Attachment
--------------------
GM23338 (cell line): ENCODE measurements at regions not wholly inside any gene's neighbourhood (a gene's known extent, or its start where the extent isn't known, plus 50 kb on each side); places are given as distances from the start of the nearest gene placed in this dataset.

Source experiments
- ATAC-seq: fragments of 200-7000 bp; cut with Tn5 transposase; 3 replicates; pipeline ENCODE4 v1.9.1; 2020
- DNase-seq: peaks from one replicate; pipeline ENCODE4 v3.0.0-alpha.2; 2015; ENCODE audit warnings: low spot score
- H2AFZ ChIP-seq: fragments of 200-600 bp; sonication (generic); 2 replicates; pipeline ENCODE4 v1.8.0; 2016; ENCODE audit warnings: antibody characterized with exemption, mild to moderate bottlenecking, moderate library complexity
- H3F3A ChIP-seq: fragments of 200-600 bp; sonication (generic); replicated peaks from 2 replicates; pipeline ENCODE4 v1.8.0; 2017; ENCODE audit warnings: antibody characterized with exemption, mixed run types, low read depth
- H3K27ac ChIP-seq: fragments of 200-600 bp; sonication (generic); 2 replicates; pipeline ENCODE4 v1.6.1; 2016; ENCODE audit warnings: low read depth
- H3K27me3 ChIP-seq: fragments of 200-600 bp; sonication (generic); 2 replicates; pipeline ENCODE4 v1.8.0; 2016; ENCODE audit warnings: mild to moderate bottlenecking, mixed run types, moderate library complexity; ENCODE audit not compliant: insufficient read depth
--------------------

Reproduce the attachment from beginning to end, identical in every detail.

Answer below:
GM23338 (cell line): ENCODE measurements at regions not wholly inside any gene's neighbourhood (a gene's known extent, or its start where the extent isn't known, plus 50 kb on each side); places are given as distances from the start of the nearest gene placed in this dataset.

Source experiments
- ATAC-seq: fragments of 200-7000 bp; cut with Tn5 transposase; 3 replicates; pipeline ENCODE4 v1.9.1; 2020
- DNase-seq: peaks from one replicate; pipeline ENCODE4 v3.0.0-alpha.2; 2015; ENCODE audit warnings: low spot score
- H2AFZ ChIP-seq: fragments of 200-600 bp; sonication (generic); 2 replicates; pipeline ENCODE4 v1.8.0; 2016; ENCODE audit warnings: antibody characterized with exemption, mild to moderate bottlenecking, moderate library complexity
- H3F3A ChIP-seq: fragments of 200-600 bp; sonication (generic); replicated peaks from 2 replicates; pipeline ENCODE4 v1.8.0; 2017; ENCODE audit warnings: antibody characterized with exemption, mixed run types, low read depth
- H3K27ac ChIP-seq: fragments of 200-600 bp; sonication (generic); 2 replicates; pipeline ENCODE4 v1.6.1; 2016; ENCODE audit warnings: low read depth
- H3K27me3 ChIP-seq: fragments of 200-600 bp; sonication (generic); 2 replicates; pipeline ENCODE4 v1.8.0; 2016; ENCODE audit warnings: mild to moderate bottlenecking, mixed run types, moderate library complexity; ENCODE audit not compliant: insufficient read depth